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  • #1747353
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    plog
    Participant
    Joined: 07 Apr 2008
    Location: 09
    Total posts: 1769

    Pommehomme

    But that xenophobia could become more insidious yet. Yesterday I was speaking with someone in the UK who, I know, voted to leave the EU. Our conversation touched upon the ‘immigration’ issue. She hastened to explain to me that it wasn’t foreigners, per se….

    Don’t tell me, I bet somewhere in the preamble was “I’m not racist but…..” I’m sure I’m not the only one to have I heard that a few times post the vote, and frighteningly not from White van man, or woman, but quite often from well educated and well travelled professionals….who think nothing of jetting off to jolly old Europe for a few days in the sun or on the ski slopes…personally I hope a special place in Border control is reserved for them…

    I have no doubt the xenophobia was bubbling under for a while but the out vote “”legitimised ” a open display of behaviour, opinions and use of language that wasn’t acceptable prior to the vote…and the comments coming out of this week’s Tory part conference have not helped one bit.


    #1747355
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    pommehomme
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    Joined: 03 Jan 2010
    Location: N/A
    Total posts: 888

    I wonder how long it will be before a ‘New Conservative’ adherent remarks idly: ‘Maybe Enoch wasn’t entirely wrong …..’?


    #1747379
    andy72
    andy72
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    Joined: 26 Oct 2008
    Location: Charente and NOT Milton Keynes
    Total posts: 7939

    You are, I fear, out of touch with an alarming proportion of ‘mainstream’ England, I fear, andy72. The brexit vote seems to have legitimised the xenophobic views that, for decades, have simmered just below the surface. And those views are, I fear, gaining credence and acceptance. And if, as I suspect, the UK slides into economic depression, xenophobia – and all its equally unpalatable brethren – will become more widely and readily accepted. Those who feel disadvantaged and become impoverished will want someone to blame and foreigners will, inevitably, become their scapegoats. But that xenophobia could become more insidious yet. Yesterday I was speaking with someone in the UK who, I know, voted to leave the EU. Our conversation touched upon the ‘immigration’ issue. She hastened to explain to me that it wasn’t foreigners, per se, that she disliked and it wasn’t all foreigners that she wanted ‘sent home’. She told me that she had no problem with Americans, Australians and New Zealanders because ‘they look like us and speak our language’. At that point I made my excuses and concluded our conversation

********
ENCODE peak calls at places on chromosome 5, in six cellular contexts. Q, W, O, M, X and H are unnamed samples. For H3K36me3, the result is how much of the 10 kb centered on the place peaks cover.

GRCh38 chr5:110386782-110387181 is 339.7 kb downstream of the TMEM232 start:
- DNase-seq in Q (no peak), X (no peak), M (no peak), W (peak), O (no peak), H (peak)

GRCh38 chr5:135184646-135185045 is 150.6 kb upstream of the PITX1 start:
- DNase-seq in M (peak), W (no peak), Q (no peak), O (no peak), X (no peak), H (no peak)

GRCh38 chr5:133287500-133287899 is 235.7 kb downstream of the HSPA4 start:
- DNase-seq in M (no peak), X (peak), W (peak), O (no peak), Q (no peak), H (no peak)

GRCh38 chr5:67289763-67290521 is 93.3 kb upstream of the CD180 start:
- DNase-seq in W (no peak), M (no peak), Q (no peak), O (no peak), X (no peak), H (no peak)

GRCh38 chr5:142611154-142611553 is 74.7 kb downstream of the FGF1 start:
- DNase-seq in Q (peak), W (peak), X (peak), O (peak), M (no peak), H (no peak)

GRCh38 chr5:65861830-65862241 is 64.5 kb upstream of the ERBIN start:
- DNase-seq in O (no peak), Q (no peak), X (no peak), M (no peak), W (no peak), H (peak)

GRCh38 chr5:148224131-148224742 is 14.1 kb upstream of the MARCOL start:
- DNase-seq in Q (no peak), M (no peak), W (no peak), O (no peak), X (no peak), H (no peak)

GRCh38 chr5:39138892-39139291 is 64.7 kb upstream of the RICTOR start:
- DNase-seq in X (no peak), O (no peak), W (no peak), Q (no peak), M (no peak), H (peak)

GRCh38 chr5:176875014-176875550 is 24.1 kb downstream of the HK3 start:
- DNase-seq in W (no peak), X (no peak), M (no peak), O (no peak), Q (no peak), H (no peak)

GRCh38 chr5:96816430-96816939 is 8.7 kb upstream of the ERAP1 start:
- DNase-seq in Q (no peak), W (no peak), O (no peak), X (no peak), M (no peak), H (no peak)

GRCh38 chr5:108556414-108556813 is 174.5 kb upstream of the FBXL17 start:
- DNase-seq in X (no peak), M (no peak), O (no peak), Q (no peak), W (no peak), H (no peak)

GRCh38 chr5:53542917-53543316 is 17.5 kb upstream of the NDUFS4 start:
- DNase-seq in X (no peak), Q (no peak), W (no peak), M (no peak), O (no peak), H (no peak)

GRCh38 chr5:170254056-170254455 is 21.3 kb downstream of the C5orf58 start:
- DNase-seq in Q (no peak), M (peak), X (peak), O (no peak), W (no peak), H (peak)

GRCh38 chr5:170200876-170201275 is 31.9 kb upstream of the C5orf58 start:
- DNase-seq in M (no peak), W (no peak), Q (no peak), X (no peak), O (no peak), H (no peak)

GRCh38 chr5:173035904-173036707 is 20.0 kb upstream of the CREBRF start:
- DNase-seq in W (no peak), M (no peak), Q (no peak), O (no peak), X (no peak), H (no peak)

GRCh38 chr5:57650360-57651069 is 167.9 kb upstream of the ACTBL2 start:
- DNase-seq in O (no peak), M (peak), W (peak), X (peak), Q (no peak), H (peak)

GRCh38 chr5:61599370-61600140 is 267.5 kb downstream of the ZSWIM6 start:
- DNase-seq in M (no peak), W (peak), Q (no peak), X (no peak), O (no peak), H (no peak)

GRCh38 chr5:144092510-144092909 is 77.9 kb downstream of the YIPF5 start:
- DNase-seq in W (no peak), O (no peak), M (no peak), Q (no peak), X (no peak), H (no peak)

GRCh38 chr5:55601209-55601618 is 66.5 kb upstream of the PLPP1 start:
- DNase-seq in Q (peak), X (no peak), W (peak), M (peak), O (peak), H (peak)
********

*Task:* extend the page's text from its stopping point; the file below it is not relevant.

<hr />

    17 million voted to leave. I do not believe that they were all xenophobic, yes many are but at their height  UKIP only attracted 4 million voters and the UK adult population is around 45 million. By 2020 a few hundred thousand of the xenophobes will be no more and there will be a few hundred thousand more younger voters who see the future differently.


    Starve the troll

    #1747389
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    roadrat
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    Joined: 28 Oct 2005
    Location: N/A
    Total posts: 3683

    A minority of leavers voted on the basis of immigration. Just as minority voted for the NHS and another for fishing quotas etc. etc. My father in law voted out because the EU banned his favorite sheep dip.  All these individual issues combined equaled a majority. That’s what the country is up against.


    #1747390
    dantheman
    dantheman
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    Joined: 16 Nov 2014
    Location: France
    Total posts: 2283

    I know several well educated people with young children who voted leave for their children’s future education needs. They believe that immigrants are taking all the ‘good’ school places in the local area. The fact that there are very few immigrants in their local area has nothing to do with the reality of the situation – it’s xenophobia at best and probably racist views TBH. But we can’t go there.

    I think the majority vote was xenophobia based and media fueled – nothing new there.